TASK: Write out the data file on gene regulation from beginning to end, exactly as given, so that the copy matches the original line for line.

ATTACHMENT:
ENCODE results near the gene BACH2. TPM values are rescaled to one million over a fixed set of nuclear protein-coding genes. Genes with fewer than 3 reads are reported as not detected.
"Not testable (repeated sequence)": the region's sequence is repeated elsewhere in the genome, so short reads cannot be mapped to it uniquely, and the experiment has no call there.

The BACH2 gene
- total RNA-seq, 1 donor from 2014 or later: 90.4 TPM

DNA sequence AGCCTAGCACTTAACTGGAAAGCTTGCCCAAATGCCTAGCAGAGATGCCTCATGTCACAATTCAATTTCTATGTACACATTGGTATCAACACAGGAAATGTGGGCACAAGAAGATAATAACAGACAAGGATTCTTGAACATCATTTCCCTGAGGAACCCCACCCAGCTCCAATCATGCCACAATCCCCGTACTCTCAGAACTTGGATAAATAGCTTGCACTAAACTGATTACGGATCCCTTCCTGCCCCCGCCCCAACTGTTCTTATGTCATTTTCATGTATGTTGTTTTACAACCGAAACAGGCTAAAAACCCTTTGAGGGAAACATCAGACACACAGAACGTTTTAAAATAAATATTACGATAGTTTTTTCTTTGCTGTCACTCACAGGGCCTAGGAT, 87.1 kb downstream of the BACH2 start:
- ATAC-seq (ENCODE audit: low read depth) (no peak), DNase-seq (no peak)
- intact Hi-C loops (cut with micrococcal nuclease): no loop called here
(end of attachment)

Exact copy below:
ENCODE results near the gene BACH2. TPM values are rescaled to one million over a fixed set of nuclear protein-coding genes. Genes with fewer than 3 reads are reported as not detected.
"Not testable (repeated sequence)": the region's sequence is repeated elsewhere in the genome, so short reads cannot be mapped to it uniquely, and the experiment has no call there.

The BACH2 gene
- total RNA-seq, 1 donor from 2014 or later: 90.4 TPM

DNA sequence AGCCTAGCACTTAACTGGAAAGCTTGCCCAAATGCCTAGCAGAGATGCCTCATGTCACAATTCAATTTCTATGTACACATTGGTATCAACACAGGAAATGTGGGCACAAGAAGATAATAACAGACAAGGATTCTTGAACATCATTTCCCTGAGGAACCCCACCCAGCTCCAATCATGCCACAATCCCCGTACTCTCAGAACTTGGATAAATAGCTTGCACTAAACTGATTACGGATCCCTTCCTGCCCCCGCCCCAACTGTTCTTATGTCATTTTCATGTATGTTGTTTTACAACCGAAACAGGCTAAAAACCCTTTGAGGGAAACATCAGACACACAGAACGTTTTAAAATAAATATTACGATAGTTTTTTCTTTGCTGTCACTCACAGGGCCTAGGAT, 87.1 kb downstream of the BACH2 start:
- ATAC-seq (ENCODE audit: low read depth) (no peak), DNase-seq (no peak)
- intact Hi-C loops (cut with micrococcal nuclease): no loop called here